Nepal and Rwanda were two of those 19 countries.
The Trends in Maternal Mortality 1990 to 2013 report said Rwanda and Nepal had implemented successful long-term policies to address basic health needs.
Australia's maternal mortality ratio has decreased slightly since 1990, but Australia’s ratio in 1990 was relatively low at nine per cent when the global rate was 380 per 100,000 live births.
Women younger than 18 years of age and older women who have had many births are most at risk of dying during childbirth.
Maternal mortality ratios were higher in countries that had higher proportions of young people, UNFPA said.
“Studies have shown that, compared to older women, younger women are more likely to wait to seek abortion, use an unskilled abortion provider or use dangerous methods to self-abort, and delay seeking care for complications,” UNFPA said.
“Girls under age 15 five times more likely to die during childbirth than women over 20.”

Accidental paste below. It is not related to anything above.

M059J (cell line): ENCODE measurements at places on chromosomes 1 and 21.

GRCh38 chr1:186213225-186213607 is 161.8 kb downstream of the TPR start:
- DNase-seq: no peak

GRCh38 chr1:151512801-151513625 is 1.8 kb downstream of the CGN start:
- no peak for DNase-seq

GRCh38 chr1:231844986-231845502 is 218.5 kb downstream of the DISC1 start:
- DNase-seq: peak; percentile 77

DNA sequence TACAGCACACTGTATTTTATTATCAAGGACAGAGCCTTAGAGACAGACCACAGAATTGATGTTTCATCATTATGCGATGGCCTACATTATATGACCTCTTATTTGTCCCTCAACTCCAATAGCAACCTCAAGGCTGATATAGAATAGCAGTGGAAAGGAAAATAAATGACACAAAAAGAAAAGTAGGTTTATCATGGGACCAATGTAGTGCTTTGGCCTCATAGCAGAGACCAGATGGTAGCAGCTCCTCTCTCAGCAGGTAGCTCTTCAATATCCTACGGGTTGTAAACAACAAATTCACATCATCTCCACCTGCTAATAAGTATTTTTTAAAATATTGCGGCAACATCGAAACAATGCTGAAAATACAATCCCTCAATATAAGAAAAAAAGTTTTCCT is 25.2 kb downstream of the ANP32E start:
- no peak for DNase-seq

Unsafe abortions can cause maternal death and each year an estimated 2.5 million adolescents had unsafe abortions, UNFPA said.
The WHO's most recent estimate of unsafe abortions was 21.6 million unsafe abortions every year, including girls.
Complications in pregnancy and childbirth are the second-most common causes of death for 15 to 19-year-old women around the world, after suicide.
However, the women who do not die often suffer, UNFPA said in the Saving Mothers' Lives report.
“For every woman who dies, about 20 others are seriously disabled, or chronically affected, many of their lives severely curtailed,” UNFPA said.
A common condition for women to live with after complications in pregnancy is obstetric fistula, a condition where a hole develops in the vagina as a result of prolonged obstructed labour.
The condition can be prevented by accessing good medical care during labour.
In 2010, UNFPA said the condition affected 3.5 million women worldwide.
"Although the condition has been eliminated in the developed world, obstetric fistula continues to afflict the most impoverished women and girls, most of whom live in rural and remote areas of the developing world,” the report said.